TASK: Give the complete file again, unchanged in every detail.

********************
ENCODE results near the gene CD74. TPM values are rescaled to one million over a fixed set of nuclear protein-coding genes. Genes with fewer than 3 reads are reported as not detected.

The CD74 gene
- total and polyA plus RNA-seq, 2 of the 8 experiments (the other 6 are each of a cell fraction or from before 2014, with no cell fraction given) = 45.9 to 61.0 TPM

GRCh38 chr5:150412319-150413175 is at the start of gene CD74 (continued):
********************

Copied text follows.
ENCODE results near the gene CD74. TPM values are rescaled to one million over a fixed set of nuclear protein-coding genes. Genes with fewer than 3 reads are reported as not detected.

The CD74 gene
- total and polyA plus RNA-seq, 2 of the 8 experiments (the other 6 are each of a cell fraction or from before 2014, with no cell fraction given) = 45.9 to 61.0 TPM

GRCh38 chr5:150412319-150413175 is at the start of gene CD74 (continued):